The devastated family of an autistic man assaulted by his carer appealed for anyone who witnesses the mistreatment of the vulnerable to have the courage to speak out.
The Duane family issued the appeal as they praised the courage of two unnamed women who came forward and triggered an investigation into the treatment of their 32-year-old son and brother in COPE Foundation's Cork centre.
Carer David Atkinson (41) was fined €500 in Cork District Court after being convicted of assaulting Joseph Duane (32), a COPE resident, with his foot while he was lying on the ground on October 22, 2013.
"He has lost everything from (that) error of judgment," defence solicitor Ann-Marie Sheridan said.
"He acknowledges that he should not have used his foot to prod Mr Duane to stand up."
Atkinson of Thornton Park, Whitegate, Cork, was convicted of assault despite his insistence that he only intervened to prevent injury to two residents who got involved in a confrontation.
Atkinson, a Welsh national who moved to Ireland with his wife and children, had an unblemished record in 13 years as a carer.
Judge Aeneas McCarthy noted that he should not have been on duty on his own that day in such a high-dependency unit.
The defence had argued that staffing levels were a major factor in what happened.
Judge McCarthy was told Atkinson accepts the manner of his intervention was a mistake.
The judge said Mr Duane was "a very vulnerable person" and that "greater force than was necessary" was used by the defendant. However, he said it was "a minor type of assault with no injuries".
Judge McCarthy said a custodial sentence would be disproportionate given the mitigating factors and fined him €500.
Atkinson was dismissed by COPE within 24 hours of his conviction last November and the court was told he now has "a negligible chance" of ever working as a carer again.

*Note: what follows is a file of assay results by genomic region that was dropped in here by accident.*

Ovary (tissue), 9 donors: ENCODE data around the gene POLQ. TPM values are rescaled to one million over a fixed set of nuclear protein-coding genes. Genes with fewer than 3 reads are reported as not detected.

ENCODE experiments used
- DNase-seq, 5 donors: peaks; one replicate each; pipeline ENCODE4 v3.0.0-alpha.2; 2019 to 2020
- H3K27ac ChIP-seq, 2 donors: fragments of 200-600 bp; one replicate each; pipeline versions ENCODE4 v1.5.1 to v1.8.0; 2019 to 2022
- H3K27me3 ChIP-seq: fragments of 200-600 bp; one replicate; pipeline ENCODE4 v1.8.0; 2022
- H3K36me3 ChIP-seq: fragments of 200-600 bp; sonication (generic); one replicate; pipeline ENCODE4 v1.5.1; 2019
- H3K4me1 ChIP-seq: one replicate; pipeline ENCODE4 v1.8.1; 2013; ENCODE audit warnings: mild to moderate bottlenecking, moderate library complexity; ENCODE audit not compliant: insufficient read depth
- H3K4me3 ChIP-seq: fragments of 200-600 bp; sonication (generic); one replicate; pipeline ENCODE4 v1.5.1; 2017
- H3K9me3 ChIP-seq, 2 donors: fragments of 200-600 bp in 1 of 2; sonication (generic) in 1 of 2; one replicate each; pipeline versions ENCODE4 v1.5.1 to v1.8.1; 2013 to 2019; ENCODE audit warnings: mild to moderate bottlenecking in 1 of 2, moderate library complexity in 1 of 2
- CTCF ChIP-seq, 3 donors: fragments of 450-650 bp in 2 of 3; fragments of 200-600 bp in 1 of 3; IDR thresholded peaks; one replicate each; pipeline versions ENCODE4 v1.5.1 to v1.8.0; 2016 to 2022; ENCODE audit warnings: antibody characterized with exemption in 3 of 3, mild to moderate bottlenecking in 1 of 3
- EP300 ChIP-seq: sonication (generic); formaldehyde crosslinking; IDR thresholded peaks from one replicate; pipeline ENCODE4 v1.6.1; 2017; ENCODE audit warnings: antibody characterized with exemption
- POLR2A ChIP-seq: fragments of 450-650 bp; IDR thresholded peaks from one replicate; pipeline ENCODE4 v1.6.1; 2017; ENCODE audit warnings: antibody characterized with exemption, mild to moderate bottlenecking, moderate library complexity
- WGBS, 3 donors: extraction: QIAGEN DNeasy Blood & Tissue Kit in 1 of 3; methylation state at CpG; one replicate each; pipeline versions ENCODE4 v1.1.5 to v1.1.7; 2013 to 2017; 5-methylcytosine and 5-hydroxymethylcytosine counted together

"It has had a cataclysmic impact on him and his family," his solicitor argued.
The Duane family said the entire incident also had "a devastating impact" on them.
His mother, Nora, attended the court case yesterday together with his sister, Marcia, and his brother, Russell.
"Joseph is a gentle person, a son, a brother and an uncle who is deeply loved," said Marcia.
"Joseph is autistic, non-verbal and a valued member of our family.
"Unfortunately Joseph has endured a lonely, sad and difficult time because those who were trusted to look after him failed him.
She paid tribute to the courage of the two ladies who spoke up on his behalf after witnessing his mistreatment.
"We can only earnestly urge all those who work in care facilities and who witness ill-treatment to report it to the gardai," added Marcia.
"The last 18 months have been a period of considerable stress and upset," she said. "We are saddened that nobody has yet apologised to Joseph or us for the pain and suffering endured.
"Today brings to an end an ongoing nightmare and we can just hope that others, like the two ladies in Joseph's case, will be encouraged to speak up for those that have no voice."